BEIRUT (AP) -- Syrian activists say government warplanes struck a strategic rebel-held town in the country's north today in an attempt to reopen a key supply route.
The town lies along the main highway between Aleppo and the capital, Damascus. Opposition fighters took control of it earlier this month, hampering the government's fight in Aleppo, where troops are bogged down in a bloody battle for control of the country's largest city.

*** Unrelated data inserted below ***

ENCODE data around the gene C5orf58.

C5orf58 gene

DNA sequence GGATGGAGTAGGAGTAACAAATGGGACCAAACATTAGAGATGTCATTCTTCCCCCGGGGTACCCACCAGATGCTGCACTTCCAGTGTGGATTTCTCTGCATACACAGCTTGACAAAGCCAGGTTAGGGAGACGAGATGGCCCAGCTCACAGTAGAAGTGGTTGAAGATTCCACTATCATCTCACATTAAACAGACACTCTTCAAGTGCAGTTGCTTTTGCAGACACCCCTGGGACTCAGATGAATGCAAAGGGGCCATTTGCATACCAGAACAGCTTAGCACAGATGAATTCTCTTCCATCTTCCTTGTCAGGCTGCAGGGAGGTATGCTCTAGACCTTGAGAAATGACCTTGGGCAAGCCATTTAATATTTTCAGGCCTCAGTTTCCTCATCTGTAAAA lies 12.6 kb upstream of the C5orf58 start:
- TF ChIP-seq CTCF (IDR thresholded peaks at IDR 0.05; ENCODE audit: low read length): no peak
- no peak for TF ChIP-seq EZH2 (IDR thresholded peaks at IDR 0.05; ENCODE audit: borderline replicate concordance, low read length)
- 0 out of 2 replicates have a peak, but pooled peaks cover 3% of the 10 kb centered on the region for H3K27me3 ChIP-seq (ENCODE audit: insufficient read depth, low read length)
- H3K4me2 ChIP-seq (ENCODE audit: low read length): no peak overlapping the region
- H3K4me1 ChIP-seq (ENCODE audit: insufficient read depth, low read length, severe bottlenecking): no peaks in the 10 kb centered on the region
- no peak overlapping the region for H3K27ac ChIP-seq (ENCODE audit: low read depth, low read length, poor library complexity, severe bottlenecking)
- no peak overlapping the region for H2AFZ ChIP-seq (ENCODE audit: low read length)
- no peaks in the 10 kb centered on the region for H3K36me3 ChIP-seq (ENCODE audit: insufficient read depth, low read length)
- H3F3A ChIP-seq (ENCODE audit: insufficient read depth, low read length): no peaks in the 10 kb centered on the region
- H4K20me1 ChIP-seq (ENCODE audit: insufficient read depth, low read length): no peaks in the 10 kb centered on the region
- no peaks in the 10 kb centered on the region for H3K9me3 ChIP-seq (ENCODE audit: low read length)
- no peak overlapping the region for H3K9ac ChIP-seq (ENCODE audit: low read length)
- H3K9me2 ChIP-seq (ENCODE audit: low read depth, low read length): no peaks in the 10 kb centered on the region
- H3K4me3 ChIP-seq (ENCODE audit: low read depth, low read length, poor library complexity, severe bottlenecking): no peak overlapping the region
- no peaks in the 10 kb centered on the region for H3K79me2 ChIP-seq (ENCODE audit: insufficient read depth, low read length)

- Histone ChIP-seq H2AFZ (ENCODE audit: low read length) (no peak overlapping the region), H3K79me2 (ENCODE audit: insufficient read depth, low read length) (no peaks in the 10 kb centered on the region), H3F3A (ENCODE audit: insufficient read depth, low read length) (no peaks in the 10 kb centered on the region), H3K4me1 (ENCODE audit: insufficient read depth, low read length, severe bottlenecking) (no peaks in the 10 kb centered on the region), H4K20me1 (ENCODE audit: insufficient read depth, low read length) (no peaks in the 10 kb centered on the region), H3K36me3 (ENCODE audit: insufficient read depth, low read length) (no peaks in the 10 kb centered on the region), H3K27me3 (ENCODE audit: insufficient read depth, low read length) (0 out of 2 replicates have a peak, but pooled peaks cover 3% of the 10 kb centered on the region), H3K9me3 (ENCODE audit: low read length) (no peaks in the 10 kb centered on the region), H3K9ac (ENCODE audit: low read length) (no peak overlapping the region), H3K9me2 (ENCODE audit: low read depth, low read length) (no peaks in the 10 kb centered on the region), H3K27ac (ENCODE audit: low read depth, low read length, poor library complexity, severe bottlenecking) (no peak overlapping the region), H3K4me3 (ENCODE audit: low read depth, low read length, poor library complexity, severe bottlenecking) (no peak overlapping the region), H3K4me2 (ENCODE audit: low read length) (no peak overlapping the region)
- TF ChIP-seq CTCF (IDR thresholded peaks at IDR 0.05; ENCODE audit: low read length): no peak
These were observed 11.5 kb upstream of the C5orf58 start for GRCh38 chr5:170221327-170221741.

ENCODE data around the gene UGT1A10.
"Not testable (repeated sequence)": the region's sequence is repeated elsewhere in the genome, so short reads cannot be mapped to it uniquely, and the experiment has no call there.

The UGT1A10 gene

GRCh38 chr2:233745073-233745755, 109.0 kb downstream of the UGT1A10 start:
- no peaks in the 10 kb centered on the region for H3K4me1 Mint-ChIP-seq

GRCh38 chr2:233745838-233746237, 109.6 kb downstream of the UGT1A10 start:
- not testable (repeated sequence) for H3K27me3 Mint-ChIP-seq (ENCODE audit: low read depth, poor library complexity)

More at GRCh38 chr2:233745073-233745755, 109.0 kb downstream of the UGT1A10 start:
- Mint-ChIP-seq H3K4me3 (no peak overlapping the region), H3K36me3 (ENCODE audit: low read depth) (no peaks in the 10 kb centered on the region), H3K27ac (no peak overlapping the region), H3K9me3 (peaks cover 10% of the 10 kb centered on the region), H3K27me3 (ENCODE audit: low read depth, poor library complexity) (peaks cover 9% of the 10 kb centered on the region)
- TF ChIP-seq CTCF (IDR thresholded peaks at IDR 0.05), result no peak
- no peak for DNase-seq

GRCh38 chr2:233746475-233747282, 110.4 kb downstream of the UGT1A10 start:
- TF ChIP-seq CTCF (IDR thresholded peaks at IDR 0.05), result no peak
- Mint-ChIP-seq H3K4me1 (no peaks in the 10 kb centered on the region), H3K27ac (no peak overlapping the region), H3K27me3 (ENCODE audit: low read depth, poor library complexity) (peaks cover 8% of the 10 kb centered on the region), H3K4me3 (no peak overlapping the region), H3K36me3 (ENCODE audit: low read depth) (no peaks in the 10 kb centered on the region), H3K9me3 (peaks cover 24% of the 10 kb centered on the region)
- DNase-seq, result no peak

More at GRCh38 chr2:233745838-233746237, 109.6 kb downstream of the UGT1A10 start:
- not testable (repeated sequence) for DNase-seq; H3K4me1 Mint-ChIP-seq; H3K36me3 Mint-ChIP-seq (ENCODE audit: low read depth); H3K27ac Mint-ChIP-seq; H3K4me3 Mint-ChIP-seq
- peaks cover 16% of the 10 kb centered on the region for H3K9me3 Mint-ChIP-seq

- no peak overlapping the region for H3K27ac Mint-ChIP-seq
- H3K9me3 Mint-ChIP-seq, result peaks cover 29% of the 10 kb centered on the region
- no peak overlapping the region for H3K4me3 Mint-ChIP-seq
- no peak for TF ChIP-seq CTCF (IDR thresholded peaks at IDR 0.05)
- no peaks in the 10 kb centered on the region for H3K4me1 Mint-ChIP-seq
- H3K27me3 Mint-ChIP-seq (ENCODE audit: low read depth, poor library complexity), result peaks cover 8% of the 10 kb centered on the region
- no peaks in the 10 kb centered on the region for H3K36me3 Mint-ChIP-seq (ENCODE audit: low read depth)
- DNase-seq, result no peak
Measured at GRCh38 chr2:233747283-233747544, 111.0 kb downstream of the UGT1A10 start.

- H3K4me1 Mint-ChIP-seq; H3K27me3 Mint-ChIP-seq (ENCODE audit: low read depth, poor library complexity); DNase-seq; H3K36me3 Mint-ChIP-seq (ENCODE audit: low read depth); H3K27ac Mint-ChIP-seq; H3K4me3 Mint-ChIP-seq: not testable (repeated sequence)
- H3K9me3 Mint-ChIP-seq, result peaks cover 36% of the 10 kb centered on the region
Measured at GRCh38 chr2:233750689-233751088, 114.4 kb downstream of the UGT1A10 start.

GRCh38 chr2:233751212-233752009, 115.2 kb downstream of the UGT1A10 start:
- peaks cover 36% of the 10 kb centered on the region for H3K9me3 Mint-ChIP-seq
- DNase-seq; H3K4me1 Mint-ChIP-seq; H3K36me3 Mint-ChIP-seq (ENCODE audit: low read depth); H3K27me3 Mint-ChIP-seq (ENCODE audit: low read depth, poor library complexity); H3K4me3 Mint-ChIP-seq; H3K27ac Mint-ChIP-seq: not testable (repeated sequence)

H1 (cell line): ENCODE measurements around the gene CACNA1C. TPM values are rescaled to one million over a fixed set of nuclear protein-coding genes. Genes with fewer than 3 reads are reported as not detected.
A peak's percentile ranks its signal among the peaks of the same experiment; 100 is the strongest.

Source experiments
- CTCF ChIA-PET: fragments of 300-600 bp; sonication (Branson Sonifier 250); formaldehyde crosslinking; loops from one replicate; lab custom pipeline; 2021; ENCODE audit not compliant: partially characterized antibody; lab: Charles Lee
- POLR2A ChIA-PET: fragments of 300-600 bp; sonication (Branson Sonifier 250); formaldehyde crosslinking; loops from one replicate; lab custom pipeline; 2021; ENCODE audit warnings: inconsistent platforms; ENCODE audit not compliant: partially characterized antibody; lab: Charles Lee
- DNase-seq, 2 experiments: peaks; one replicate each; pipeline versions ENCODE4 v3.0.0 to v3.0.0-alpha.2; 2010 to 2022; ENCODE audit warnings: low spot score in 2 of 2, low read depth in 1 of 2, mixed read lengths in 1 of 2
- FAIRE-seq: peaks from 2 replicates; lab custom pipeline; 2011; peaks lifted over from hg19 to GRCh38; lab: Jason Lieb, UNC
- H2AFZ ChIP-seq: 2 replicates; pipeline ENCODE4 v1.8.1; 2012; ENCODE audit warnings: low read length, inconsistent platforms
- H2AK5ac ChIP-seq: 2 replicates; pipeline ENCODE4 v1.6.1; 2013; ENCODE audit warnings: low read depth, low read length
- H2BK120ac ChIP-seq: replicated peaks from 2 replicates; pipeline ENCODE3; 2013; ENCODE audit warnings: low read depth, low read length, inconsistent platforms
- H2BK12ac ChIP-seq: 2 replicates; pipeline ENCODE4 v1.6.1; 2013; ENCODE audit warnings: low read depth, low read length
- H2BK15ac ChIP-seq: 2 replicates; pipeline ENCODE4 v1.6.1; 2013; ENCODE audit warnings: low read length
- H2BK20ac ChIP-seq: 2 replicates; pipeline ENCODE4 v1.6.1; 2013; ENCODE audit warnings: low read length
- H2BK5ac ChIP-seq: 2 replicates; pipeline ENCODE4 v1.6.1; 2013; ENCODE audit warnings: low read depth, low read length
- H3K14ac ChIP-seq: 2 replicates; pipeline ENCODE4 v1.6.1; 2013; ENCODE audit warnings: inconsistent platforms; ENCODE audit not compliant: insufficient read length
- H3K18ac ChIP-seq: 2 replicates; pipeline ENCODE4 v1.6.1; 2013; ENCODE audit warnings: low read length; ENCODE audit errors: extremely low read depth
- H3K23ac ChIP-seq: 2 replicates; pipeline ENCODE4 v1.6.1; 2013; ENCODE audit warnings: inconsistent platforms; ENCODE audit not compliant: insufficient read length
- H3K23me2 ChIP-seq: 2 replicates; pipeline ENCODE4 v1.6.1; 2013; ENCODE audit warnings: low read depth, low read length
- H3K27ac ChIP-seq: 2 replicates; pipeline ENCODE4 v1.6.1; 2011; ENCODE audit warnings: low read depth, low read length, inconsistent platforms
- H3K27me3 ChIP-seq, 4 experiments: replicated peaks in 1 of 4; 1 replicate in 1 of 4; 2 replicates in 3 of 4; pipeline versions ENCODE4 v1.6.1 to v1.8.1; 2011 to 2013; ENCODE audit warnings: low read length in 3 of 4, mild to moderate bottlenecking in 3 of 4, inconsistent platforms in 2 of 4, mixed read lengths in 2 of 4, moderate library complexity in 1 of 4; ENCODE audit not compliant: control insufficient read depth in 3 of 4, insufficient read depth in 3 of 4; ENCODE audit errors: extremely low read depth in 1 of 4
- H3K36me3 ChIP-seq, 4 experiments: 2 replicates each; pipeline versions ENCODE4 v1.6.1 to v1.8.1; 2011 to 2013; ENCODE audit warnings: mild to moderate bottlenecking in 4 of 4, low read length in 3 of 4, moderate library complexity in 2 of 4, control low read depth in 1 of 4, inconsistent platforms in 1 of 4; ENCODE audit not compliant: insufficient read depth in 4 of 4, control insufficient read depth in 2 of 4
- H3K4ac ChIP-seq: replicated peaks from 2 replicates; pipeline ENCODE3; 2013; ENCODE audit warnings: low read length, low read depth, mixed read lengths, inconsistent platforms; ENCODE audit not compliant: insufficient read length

The Syrian Observatory for Human Rights based in Britain says troops and rebels have been battling for control of a nearby Syrian military camp that has been under siege for days.
The activist group reports more than two dozen casualties among the rebels in today's airstrike, but it did not have the breakdown of killed and wounded.
The strike comes as a U.N.-proposed cease-fire meant to start this week appears increasingly unlikely to take hold. The U.N.-Arab League envoy to Syria has suggested that both sides in Syria's 19-month-old conflict lay down their arms during Eid al-Adha (eed al-AHD'-hah), a four-day Muslim holiday that begins Friday. However, neither side has committed to a truce.